DENR suspends entrance fee collection to Bohol’s man-made forest
TAGBILARAN CITY –– Tourists entering the famous man-made forest in Bohol province have something to smile about.
The Department of Environment and Natural Resources has suspended the collection of entrance fees in the area.
Provincial Environment and Natural Resources Officer Charlie Fabre said he issued the order placing the fee collection “on hold” pending a meeting today (January 17).
He said the meeting would be attended by Capitol officials and stakeholders in the tourism industry, including tour operators and guides.
“I will present to the PAMB (Protective Area Management Board) the results of all comments and suggestions then the PAMB will decide,” Fabre said.
The temporary stoppage may last up to two months depending on the resolution of the issues that beset the fee collection.
A giant tarp along the road in the man-made forest informed the public that effective October 1, 2019 PAMB will implement Department Admin Order No. 2016-24, the revised rates of fees for entrance and use of facilities and resources in protected areas in the country.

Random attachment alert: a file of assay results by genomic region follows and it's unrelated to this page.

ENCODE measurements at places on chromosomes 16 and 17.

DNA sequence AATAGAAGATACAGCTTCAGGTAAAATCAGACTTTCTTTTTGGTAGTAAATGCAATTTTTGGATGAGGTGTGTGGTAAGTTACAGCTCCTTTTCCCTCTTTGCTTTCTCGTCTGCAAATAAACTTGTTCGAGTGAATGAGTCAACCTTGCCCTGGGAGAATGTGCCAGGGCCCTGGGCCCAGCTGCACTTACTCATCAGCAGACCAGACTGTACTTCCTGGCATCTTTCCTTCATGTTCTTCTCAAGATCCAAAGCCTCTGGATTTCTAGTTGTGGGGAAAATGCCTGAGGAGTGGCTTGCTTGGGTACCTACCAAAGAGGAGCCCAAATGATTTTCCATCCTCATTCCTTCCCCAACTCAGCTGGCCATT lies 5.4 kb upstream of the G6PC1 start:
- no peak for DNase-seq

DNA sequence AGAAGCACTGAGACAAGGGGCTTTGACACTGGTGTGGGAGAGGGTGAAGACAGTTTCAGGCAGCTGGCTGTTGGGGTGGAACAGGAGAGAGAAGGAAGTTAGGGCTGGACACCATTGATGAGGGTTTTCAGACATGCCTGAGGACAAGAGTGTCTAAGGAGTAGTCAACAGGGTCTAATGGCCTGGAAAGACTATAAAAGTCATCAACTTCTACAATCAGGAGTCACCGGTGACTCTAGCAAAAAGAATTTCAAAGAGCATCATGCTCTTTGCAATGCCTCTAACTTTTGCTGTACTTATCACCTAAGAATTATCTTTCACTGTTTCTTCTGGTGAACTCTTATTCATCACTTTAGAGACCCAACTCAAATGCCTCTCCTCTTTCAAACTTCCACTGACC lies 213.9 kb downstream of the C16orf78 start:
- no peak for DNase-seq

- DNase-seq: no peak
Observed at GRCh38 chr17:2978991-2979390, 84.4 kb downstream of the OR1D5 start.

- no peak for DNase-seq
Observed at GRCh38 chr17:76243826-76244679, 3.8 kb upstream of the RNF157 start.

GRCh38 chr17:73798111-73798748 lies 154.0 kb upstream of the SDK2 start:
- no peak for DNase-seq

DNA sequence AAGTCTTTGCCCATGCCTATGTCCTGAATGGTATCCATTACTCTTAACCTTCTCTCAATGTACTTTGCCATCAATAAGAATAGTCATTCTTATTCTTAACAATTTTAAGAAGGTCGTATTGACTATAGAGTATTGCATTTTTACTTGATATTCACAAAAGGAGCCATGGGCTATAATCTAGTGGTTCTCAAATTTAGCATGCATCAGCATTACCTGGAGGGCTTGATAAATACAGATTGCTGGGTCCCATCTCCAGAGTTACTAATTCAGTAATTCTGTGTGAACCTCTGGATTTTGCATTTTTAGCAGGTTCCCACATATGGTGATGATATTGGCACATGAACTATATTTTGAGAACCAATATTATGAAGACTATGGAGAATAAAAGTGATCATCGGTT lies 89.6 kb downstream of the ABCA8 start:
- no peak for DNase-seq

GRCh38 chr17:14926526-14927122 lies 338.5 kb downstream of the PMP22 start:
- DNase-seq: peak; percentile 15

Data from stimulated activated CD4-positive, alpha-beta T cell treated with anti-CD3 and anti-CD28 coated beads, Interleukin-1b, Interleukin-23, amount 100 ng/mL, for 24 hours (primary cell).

The entrance fee for Filipino tourists is P30, P100 for foreigners, and P15 for students.
Persons with disabilities, senior citizens, and children below 7 years old are free as long as an identification card is presented.
In Bohol, there are 16 protected areas, including the man-made forest, Chocolate Hills Natural Monument, and the Panglao Island Protected Seascape.
The man-made forest is a two-kilometer stretch of densely planted mahogany trees at the border of Loboc and Bilar towns. It was part of a bigger reforestation project in 1947 made in response to deforestation.
The forest is along the highway that leads to the Chocolate Hills in Carmen town./lzb
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